And of course, there’s the Capelle Medicee, adorned with masterpieces of baroque art and the ornate Chapel of the Princes, a grandiose octagonal chamber housing the tombs of the Medici Grand Dukes. Beyond the spiritual and artistic, the surrounding piazza and markets offer a slice of Florentine life, buzzing with activity and the perfect spot to find a local delicacy or a handmade souvenir to remember your visit by.

Frequently asked questions

What is the historical significance of the Basilica di San Lorenzo in Florence?

The Basilica di San Lorenzo is one of the oldest churches in Florence and served as the parish church of the Medici family. It's historically significant as the burial place of all the principal members of the Medici family and is a notable example of Renaissance architecture.

Who designed the Basilica di San Lorenzo and what are its architectural highlights?

The Basilica di San Lorenzo was originally designed by Filippo Brunelleschi, a key figure in Renaissance architecture. Its architectural highlights include the Old Sacristy, the New Sacristy designed by Michelangelo, and the elegant cloister.

Can visitors see the Medici tombs inside the Basilica di San Lorenzo?

Yes, visitors can see the Medici tombs in the New Sacristy, which features sculptures by Michelangelo, and in the Medici Chapel, which displays the grandiose tombs of the later Medici.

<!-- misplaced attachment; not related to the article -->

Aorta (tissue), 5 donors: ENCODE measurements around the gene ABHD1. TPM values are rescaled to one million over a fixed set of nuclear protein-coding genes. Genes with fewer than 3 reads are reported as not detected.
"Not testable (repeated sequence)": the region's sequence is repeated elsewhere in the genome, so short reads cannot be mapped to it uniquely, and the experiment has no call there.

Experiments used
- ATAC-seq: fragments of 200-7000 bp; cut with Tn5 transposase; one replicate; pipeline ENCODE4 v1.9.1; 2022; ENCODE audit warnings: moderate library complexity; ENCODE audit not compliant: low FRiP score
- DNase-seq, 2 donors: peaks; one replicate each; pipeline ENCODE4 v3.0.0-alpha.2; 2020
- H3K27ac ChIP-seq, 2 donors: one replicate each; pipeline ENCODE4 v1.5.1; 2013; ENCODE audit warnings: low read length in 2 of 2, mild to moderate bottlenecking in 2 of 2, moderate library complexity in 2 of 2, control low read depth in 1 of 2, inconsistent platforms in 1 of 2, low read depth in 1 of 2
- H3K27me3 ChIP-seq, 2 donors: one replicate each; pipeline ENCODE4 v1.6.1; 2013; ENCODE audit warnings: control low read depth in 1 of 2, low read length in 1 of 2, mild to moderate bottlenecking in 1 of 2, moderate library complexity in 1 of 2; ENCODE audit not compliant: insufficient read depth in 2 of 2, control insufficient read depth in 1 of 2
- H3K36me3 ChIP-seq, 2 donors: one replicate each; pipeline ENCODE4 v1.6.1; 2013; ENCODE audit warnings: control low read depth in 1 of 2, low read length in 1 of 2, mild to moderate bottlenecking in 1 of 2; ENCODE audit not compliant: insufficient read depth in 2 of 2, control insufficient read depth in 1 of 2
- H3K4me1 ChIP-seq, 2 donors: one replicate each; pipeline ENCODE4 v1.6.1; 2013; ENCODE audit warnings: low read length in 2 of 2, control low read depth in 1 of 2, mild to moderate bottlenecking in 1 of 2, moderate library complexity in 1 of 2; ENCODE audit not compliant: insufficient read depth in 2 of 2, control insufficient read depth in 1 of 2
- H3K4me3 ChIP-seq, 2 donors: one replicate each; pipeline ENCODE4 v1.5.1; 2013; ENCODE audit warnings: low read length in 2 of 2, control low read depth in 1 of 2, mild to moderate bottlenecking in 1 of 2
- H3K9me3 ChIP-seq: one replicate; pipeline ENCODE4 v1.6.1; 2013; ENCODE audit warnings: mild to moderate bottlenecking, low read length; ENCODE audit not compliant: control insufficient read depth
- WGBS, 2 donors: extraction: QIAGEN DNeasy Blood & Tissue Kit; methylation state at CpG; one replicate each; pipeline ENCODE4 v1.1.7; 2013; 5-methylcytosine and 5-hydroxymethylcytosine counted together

What are the opening hours of the Basilica di San Lorenzo, and is there an entry fee?

The Basilica di San Lorenzo typically opens from 10:00 AM to 4:30 PM, but hours may vary, so it's recommended to check in advance. There is an entry fee, but it includes access to multiple parts of the complex, such as the church, the library, and the Medici Chapels.

Are there any notable works of art inside the Basilica di San Lorenzo?

The Basilica di San Lorenzo houses numerous works of art by prominent Renaissance artists, including sculptures by Donatello in the Old Sacristy, frescoes by Bronzino, and works by Michelangelo in the New Sacristy.

Attractions Details

📌 Address

Piazza di San Lorenzo, 9, 50123 Firenze FI, Italy

Opening Hours

10:00 AM - 5:30 PM

💸 Entrance Fee

EUR 9

Find it on google maps